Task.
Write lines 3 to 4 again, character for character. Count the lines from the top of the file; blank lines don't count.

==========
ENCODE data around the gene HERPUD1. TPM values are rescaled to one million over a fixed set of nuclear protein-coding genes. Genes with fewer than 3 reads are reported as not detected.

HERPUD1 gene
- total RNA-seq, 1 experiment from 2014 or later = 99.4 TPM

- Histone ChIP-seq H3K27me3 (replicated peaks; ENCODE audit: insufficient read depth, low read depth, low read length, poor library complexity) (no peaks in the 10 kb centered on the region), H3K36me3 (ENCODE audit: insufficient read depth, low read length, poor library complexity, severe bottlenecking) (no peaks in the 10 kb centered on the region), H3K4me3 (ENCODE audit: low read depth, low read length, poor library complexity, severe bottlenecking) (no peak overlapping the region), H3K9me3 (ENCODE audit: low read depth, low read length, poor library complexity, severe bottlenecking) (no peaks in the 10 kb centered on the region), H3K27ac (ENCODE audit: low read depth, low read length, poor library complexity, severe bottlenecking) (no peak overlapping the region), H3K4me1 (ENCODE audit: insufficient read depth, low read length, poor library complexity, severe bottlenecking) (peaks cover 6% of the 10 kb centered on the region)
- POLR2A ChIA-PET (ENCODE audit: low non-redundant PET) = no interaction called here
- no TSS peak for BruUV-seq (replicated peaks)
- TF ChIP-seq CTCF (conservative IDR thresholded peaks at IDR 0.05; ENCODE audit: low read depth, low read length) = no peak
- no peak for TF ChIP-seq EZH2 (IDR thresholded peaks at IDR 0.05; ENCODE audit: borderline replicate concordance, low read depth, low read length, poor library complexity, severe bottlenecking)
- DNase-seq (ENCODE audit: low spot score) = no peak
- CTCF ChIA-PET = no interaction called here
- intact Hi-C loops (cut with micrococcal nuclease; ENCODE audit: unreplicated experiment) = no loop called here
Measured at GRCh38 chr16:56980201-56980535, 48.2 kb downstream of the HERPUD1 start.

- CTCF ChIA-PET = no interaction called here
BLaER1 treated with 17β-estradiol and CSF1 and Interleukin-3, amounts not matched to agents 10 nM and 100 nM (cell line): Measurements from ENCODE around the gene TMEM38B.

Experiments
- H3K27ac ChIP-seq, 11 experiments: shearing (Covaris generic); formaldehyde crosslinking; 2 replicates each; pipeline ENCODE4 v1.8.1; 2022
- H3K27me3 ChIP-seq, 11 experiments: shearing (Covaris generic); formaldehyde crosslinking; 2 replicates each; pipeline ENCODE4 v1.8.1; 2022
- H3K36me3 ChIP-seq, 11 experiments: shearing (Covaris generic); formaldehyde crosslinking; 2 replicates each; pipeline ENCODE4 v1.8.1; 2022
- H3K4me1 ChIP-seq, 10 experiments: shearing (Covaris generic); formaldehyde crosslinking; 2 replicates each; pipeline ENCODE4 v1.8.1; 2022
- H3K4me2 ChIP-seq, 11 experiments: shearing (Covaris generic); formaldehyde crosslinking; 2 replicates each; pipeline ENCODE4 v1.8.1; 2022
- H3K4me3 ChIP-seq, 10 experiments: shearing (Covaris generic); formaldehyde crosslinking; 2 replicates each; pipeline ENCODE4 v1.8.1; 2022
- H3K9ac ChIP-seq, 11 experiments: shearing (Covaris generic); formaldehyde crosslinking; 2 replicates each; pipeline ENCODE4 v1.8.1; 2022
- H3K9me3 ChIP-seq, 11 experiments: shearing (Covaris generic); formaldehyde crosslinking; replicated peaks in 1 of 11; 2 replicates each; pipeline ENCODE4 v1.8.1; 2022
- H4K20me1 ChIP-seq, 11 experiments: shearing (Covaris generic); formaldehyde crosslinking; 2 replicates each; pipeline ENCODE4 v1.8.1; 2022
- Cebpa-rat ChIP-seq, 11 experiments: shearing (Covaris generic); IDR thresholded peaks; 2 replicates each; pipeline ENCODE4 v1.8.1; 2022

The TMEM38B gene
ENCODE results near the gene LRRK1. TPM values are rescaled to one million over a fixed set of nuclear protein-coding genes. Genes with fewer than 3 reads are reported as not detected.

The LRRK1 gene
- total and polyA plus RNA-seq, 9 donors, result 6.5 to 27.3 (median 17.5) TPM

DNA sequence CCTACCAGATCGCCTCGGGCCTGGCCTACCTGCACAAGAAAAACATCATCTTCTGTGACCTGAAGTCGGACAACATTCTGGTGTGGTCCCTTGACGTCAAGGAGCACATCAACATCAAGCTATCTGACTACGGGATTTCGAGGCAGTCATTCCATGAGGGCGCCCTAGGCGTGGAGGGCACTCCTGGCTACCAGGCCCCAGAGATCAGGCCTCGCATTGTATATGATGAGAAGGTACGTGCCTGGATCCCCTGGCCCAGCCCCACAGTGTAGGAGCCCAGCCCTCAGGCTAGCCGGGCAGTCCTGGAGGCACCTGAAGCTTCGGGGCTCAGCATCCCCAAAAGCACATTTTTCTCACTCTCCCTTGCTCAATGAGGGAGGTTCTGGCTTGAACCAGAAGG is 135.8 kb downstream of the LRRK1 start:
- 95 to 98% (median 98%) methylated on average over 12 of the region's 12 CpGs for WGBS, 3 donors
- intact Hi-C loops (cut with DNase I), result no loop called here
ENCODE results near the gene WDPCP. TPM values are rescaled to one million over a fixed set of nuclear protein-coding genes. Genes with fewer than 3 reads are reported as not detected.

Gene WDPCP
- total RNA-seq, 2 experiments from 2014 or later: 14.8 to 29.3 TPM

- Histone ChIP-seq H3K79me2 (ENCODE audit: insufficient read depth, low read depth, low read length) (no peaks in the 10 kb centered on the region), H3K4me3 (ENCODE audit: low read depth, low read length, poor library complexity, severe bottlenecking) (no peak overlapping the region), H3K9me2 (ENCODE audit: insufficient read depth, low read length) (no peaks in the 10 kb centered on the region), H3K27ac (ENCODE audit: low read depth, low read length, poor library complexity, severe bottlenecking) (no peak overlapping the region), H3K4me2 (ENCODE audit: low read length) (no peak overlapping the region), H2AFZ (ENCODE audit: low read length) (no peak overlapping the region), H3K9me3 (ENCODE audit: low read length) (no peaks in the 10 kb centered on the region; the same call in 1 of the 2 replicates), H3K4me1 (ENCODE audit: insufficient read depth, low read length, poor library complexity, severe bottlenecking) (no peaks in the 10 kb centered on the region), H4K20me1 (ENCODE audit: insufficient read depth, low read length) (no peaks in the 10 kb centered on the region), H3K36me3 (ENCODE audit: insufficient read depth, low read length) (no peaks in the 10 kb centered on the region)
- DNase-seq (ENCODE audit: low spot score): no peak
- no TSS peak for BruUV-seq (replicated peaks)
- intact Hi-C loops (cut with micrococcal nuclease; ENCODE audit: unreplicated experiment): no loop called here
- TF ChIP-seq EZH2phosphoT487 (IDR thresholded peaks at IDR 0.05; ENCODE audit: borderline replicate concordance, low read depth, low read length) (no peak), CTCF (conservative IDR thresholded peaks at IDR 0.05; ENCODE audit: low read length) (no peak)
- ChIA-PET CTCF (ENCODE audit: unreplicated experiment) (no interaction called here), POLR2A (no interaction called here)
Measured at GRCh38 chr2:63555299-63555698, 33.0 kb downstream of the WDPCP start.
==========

- total RNA-seq, 1 experiment from 2014 or later = 99.4 TPM

- Histone ChIP-seq H3K27me3 (replicated peaks; ENCODE audit: insufficient read depth, low read depth, low read length, poor library complexity) (no peaks in the 10 kb centered on the region), H3K36me3 (ENCODE audit: insufficient read depth, low read length, poor library complexity, severe bottlenecking) (no peaks in the 10 kb centered on the region), H3K4me3 (ENCODE audit: low read depth, low read length, poor library complexity, severe bottlenecking) (no peak overlapping the region), H3K9me3 (ENCODE audit: low read depth, low read length, poor library complexity, severe bottlenecking) (no peaks in the 10 kb centered on the region), H3K27ac (ENCODE audit: low read depth, low read length, poor library complexity, severe bottlenecking) (no peak overlapping the region), H3K4me1 (ENCODE audit: insufficient read depth, low read length, poor library complexity, severe bottlenecking) (peaks cover 6% of the 10 kb centered on the region)